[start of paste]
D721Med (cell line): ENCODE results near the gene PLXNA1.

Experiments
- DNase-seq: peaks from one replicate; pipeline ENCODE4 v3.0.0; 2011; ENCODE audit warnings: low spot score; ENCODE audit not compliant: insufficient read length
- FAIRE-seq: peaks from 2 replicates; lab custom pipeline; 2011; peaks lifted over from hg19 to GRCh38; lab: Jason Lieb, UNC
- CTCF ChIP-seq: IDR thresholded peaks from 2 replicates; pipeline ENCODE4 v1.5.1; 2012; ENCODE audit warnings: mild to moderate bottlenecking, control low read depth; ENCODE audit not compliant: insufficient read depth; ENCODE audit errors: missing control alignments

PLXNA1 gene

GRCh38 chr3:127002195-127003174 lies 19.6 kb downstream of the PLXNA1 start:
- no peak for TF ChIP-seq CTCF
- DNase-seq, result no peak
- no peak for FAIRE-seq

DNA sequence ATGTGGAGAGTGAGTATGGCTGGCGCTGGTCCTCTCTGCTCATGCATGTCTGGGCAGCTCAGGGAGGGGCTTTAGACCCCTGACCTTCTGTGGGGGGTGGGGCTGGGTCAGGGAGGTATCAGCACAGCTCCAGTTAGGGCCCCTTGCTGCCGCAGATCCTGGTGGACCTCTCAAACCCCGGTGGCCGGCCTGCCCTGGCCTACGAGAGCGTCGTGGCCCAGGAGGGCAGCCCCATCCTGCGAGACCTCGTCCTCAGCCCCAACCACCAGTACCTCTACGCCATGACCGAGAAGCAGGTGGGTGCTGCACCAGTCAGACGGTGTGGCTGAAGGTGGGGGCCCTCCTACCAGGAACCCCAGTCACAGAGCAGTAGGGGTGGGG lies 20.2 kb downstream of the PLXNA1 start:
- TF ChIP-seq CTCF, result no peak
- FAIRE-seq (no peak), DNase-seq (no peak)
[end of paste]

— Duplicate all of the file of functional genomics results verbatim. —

D721Med (cell line): ENCODE results near the gene PLXNA1.

Experiments
- DNase-seq: peaks from one replicate; pipeline ENCODE4 v3.0.0; 2011; ENCODE audit warnings: low spot score; ENCODE audit not compliant: insufficient read length
- FAIRE-seq: peaks from 2 replicates; lab custom pipeline; 2011; peaks lifted over from hg19 to GRCh38; lab: Jason Lieb, UNC
- CTCF ChIP-seq: IDR thresholded peaks from 2 replicates; pipeline ENCODE4 v1.5.1; 2012; ENCODE audit warnings: mild to moderate bottlenecking, control low read depth; ENCODE audit not compliant: insufficient read depth; ENCODE audit errors: missing control alignments

PLXNA1 gene

GRCh38 chr3:127002195-127003174 lies 19.6 kb downstream of the PLXNA1 start:
- no peak for TF ChIP-seq CTCF
- DNase-seq, result no peak
- no peak for FAIRE-seq

DNA sequence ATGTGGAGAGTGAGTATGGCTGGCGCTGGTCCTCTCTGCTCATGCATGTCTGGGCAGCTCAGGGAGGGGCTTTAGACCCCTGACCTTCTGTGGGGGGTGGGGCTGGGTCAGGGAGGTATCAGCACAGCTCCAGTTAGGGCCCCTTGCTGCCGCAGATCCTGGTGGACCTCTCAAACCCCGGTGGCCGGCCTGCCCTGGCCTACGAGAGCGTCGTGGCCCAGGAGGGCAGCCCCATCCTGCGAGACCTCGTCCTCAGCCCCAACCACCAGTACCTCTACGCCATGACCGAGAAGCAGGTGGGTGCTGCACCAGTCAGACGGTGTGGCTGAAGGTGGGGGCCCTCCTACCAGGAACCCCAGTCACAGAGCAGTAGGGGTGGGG lies 20.2 kb downstream of the PLXNA1 start:
- TF ChIP-seq CTCF, result no peak
- FAIRE-seq (no peak), DNase-seq (no peak)